Who said House Democrats aren’t speed readers? Sure, they haven’t gotten around to that thousand-plus-pages health-care bill. But the Wall Street Journal notes that it wasn’t even two hours after Wellpoint, an insurance company, issued a 238-page report that Hill Democrats were trashing it.
This is unfortunate: the Wellpoint study was done at the request of Congressional delegations worried about the costs of Obamacare. Wellpoint used data from the 14 states where it runs Blue Cross plans. Its findings were worrying:
In all of the 14 states WellPoint scrutinized, ObamaCare would drive up premiums for the small businesses and individuals who are most of WellPoint’s customers. (Other big insurers, like Aetna, focus on the market among large businesses.) Young and healthy consumers will see the largest increases—their premiums would more than triple in some states—though average middle-class buyers will pay more too.
Rather than respond to Wellpoint’s findings, the White House has sought to dismiss the Wellpoint report as propaganda. But this appears not to be the case:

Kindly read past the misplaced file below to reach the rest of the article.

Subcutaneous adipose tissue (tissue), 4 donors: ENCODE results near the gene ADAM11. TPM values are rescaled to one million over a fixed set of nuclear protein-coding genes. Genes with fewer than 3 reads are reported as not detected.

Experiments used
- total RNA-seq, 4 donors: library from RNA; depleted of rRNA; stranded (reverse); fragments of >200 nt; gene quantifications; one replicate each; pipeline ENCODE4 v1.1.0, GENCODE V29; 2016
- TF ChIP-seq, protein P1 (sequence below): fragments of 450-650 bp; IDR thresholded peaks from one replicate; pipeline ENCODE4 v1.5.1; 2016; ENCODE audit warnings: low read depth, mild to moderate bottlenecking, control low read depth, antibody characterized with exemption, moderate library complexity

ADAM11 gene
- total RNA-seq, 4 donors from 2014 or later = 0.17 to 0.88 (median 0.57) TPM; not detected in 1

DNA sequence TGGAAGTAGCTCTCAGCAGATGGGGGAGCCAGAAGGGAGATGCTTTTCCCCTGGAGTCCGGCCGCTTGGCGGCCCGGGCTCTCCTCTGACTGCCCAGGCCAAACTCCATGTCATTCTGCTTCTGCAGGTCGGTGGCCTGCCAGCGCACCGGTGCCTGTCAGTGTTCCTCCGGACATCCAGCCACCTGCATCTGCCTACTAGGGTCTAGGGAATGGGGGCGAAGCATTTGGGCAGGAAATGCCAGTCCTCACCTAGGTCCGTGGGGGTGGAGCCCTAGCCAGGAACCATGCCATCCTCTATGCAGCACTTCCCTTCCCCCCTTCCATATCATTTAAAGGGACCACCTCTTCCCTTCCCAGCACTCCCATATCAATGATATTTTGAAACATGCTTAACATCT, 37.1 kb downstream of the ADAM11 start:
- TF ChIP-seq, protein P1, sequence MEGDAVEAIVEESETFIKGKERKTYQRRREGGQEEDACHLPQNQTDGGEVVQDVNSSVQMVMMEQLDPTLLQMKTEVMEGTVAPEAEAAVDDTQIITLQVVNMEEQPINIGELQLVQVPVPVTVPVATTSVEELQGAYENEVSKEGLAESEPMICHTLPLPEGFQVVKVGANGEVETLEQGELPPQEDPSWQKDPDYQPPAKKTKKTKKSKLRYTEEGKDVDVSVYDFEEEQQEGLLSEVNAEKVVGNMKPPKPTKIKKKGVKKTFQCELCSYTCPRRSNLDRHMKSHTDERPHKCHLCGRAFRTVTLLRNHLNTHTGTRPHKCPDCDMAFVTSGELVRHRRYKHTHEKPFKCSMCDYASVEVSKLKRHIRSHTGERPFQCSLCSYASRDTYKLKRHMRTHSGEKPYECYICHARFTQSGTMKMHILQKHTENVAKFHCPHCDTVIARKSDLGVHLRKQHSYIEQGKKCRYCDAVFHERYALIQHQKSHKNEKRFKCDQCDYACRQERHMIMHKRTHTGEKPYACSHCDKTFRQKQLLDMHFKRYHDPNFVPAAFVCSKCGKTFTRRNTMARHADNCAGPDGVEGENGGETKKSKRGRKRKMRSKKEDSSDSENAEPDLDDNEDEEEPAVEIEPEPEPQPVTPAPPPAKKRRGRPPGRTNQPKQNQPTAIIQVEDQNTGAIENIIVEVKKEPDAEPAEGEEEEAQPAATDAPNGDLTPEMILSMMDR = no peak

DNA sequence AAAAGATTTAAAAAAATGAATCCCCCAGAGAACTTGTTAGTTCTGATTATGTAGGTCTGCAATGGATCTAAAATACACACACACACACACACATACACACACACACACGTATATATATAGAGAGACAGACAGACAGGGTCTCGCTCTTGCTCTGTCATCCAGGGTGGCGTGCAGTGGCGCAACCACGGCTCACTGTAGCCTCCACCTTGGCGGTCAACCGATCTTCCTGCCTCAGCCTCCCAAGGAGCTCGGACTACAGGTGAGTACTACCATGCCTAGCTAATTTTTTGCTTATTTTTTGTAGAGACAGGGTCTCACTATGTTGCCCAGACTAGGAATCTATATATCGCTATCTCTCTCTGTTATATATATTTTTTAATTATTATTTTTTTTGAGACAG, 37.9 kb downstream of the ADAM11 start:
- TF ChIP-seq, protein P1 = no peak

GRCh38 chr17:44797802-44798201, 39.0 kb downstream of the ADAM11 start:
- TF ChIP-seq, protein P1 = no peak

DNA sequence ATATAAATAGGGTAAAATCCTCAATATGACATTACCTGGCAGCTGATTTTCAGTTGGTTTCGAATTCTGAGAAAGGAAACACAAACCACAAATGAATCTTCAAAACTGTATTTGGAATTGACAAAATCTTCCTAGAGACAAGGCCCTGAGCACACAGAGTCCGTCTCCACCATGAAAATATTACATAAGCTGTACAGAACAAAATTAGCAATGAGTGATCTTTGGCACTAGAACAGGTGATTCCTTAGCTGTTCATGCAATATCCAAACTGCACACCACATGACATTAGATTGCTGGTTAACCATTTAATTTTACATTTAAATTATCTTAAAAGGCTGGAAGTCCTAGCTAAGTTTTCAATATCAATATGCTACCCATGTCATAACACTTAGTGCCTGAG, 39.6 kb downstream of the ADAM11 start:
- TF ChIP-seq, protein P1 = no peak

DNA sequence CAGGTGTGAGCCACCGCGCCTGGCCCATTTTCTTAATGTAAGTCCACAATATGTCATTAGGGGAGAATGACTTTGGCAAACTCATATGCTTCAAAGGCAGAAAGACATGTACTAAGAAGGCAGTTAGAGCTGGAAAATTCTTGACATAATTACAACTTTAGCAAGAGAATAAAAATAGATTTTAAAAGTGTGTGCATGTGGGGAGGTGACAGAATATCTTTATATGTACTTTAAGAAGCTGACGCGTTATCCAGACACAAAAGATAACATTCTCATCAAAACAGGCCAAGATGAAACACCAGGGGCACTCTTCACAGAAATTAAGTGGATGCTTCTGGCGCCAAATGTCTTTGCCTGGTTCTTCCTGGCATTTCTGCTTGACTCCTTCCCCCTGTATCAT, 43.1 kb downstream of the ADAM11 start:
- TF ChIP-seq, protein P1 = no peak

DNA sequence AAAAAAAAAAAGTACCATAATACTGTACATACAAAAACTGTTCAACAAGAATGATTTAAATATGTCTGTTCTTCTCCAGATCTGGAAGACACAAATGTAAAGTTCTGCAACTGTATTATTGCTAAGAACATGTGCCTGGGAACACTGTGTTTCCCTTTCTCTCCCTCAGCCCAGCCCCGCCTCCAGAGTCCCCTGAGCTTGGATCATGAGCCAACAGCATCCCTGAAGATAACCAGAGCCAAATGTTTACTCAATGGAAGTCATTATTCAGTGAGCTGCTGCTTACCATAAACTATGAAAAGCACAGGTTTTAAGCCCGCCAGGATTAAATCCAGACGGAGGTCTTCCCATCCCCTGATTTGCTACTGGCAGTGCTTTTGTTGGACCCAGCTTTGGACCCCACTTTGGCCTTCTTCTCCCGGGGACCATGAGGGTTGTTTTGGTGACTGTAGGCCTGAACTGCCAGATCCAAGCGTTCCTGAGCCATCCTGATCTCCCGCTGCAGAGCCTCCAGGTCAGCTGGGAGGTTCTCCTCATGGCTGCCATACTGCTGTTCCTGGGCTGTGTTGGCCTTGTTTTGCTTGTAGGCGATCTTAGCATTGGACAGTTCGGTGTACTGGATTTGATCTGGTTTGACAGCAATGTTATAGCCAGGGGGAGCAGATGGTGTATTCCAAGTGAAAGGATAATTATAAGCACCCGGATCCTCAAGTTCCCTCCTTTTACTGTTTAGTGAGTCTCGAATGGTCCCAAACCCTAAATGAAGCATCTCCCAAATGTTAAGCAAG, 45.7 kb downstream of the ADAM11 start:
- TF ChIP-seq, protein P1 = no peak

In fact, what distinguishes the Wellpoint study is its detailed rigor. Take Ohio, where a young, healthy 25-year-old living in Columbus can purchase insurance from WellPoint today for about $52 per month in the individual market. WellPoint’s actuaries calculate the bill will rise to $79 because Democrats are going to require it to issue policies to anyone who applies, even if they’ve waited until they’re sick to buy insurance. Then they’ll also require the company to charge everyone nearly the same rate, bringing the premium to $134. Add in an extra $17, since Democrats will require higher benefit levels, and a share of the new health industry taxes ($6), and monthly premiums have risen to $157, a 199% boost.
Meanwhile, a 40-year-old husband and wife with two kids would see their premiums jump by 122%—to $737 from $332—while a small business with eight employees in Franklin County would see premiums climb by 86%. It’s true that the family or the individual might qualify for subsidies if their incomes are low enough, but the business wouldn’t qualify under the Senate Finance bill WellPoint examined. And even if there are subsidies, the new costs the bill creates don’t vaporize. They’re merely transferred to taxpayers nationwide—or financed with deficits, which will be financed eventually with higher taxes.